2 years ago

Incentive waiver thru LDC graduation: Finance frames export strategy

Published :

Updated :

Lifting conditions regarding local value addition and gradual cut in HS Headings on apparel items are among measures envisaged as export booster after Bangladesh's LDC graduation that will banish cash incentives.

Sources say such substitutes are being mulled as businesses fear phasing out existing cash incentives through LDC graduation might dent the country's export-competitiveness on the global market.

Besides, they say, the country's initiatives to boost export and diversify product baskets might also face headwinds in the event of such benefits being waived.

The Ministry of Finance has expressed such worries in its recommendations made for placing before the 'National Committee on Export'.

To cope with the challenges in the offing, the ministry has recommended some prudent steps to help sustain the export growth even in post-graduation era.

Among the possible steps are removal of the existing conditions regarding local value addition for the recipients of such benefit and gradual cut in the HS Headings enjoyed by some readymade garment (RMG) items, reads the recommend document.

The finance authority also recommends taking alternative measures as Bangladesh has an obligation to withdraw cash incentives/subsidy facility after its graduation from least-developed countries (LDCs) club in 2026.

In this situation, it believes in the urgency of discussing and taking proper decision as to what alternative measures can be adopted.

The finance division mentioned in the suggestions that Bangladesh needs to gradually reduce export incentives/cash assistance for some RMG items under HS Headings as the country had crossed the competitive threshold more than eight years ago under the headings.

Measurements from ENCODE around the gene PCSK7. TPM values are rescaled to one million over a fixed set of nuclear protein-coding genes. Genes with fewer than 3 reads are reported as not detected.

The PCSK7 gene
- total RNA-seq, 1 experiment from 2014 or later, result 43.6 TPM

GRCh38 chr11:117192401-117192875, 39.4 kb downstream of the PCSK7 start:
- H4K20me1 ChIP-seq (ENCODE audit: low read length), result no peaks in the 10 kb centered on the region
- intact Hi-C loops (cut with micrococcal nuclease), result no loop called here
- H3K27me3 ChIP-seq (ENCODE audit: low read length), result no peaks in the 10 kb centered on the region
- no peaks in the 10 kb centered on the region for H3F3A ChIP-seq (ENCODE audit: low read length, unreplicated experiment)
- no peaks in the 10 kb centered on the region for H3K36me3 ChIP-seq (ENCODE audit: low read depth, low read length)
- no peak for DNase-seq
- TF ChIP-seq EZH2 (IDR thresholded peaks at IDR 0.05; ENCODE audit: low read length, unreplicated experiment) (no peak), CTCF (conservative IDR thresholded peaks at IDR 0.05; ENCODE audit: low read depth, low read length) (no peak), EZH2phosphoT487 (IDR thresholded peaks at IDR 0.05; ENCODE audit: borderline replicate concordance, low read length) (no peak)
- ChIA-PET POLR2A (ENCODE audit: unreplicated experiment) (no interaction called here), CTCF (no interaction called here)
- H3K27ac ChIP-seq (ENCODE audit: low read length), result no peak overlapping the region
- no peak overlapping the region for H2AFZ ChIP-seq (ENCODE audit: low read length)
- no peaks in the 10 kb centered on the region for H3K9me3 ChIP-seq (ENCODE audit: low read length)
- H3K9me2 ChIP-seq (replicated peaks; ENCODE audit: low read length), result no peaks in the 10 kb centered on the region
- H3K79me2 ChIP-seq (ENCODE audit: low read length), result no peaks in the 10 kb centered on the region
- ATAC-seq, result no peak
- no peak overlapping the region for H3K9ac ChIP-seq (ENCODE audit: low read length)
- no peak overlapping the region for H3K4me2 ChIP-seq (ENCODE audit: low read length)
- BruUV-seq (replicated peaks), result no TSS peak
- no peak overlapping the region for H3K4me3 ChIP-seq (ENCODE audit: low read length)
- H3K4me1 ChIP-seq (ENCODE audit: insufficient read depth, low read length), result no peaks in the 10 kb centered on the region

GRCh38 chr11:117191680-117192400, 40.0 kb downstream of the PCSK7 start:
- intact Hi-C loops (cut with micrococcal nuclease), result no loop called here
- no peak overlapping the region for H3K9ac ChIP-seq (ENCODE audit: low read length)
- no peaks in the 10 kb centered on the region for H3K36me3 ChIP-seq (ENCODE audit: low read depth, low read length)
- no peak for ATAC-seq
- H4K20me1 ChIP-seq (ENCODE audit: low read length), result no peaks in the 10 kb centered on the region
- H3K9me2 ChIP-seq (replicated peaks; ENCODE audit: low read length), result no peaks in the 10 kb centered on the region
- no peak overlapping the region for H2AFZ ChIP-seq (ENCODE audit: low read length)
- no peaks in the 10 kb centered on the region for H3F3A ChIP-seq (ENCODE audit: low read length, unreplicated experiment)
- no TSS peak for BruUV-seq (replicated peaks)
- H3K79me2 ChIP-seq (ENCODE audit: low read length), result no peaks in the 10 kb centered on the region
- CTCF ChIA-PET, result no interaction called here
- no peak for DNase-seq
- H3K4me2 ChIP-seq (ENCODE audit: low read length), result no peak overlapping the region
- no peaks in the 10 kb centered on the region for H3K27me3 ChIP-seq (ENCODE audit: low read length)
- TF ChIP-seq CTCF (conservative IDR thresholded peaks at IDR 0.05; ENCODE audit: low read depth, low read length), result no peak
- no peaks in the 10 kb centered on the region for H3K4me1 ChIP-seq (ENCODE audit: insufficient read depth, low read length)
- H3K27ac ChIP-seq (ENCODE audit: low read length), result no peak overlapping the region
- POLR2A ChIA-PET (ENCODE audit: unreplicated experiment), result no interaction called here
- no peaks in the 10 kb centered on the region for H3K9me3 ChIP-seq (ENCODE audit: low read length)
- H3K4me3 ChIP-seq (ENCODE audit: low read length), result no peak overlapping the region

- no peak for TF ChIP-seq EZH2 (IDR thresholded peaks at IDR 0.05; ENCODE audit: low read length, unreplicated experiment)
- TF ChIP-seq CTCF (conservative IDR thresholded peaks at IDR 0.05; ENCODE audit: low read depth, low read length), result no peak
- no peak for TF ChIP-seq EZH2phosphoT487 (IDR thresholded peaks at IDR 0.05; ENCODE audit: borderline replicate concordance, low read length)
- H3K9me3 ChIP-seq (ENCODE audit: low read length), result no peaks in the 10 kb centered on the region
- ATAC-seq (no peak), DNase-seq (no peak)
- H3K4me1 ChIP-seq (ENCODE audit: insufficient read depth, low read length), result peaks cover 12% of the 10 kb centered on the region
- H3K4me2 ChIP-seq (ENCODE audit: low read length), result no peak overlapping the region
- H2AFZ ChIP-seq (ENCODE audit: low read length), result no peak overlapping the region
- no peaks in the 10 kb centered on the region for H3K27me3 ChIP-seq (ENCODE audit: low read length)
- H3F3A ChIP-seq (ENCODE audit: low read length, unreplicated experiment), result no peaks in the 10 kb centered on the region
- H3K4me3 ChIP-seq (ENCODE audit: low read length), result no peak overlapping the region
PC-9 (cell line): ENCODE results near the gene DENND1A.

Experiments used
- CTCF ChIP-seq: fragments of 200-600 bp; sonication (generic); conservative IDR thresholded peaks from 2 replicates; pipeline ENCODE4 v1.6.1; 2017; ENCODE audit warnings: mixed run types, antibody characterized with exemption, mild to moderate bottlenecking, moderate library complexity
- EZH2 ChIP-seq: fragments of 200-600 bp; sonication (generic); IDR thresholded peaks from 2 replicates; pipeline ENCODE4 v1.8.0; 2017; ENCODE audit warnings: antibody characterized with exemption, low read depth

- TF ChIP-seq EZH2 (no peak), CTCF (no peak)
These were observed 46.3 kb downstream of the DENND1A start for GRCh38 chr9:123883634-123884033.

According to the Annex VII of The Agreement on Subsidies and Countervailing Measures ("SCM Agreement") LDCs and 20 countries mentioned in the paper are exempt from the prohibition on export subsidies.

However, the export-competitiveness of one or more products of any developing country mentioned in the agreement to reach 3.25 per cent (which is the percentage of total exports of a country to world exports at the HS Headings level), the subsidy on those products has to be withdrawn step by step within eight years, says the suggestions paper.

'If Bangladesh is considered among Net Food Importing Developing Countries (NFIDC), it will be able to provide cash assistance on export of agricultural produce until 2030. Therefore, Bangladesh should apply to the WTO at the beginning of 2026 to be recognized as NFIDC," the paper views.

At present, the government is providing export incentives or cash assistance in the country's 42 sectors to encourage export trade.

According to the goal, six subcommittees have been formed as per the instruction of the Prime Minister's Office (PMO).

One of the panels is on internal resource mobilization and tariff rationalization headed by the senior secretary, finance division. A 'study group on Subsidy' under the committee was formed under the division.

"Realising the urgency, the government is trying to secure duty-free market access to a good number of countries after the LDC graduation as many developed countries will not continue the trade privilege in the post-LDC era," says a commerce ministry official.

Currently, Bangladesh has achieved DFQF market access from the developed and advanced developing countries as a member of the World Trade Organisation (WTO), which is known as generalised system of preference (GSP).

When contacted, Dr. Mustafizur Rahman, Distinguished Fellow of the private think-tank Centre for Policy Dialogue (CPD), said discontinuation of cash subsidy after the graduation would not affect the exportable products as a whole.

He suggests necessary safeguards or protective measures for the products, especially subsidy on which it would not continue in the post-graduation regime.

"Besides, prudent steps should also be taken to increase the productivity to face the challenges ahead," Dr Mustafizur says.

The trade economist also suggests that Bangladesh should also pay special attention toward 'ease of doing business' for helping enhance its export-competitiveness on the global market.

[email protected]

Share this news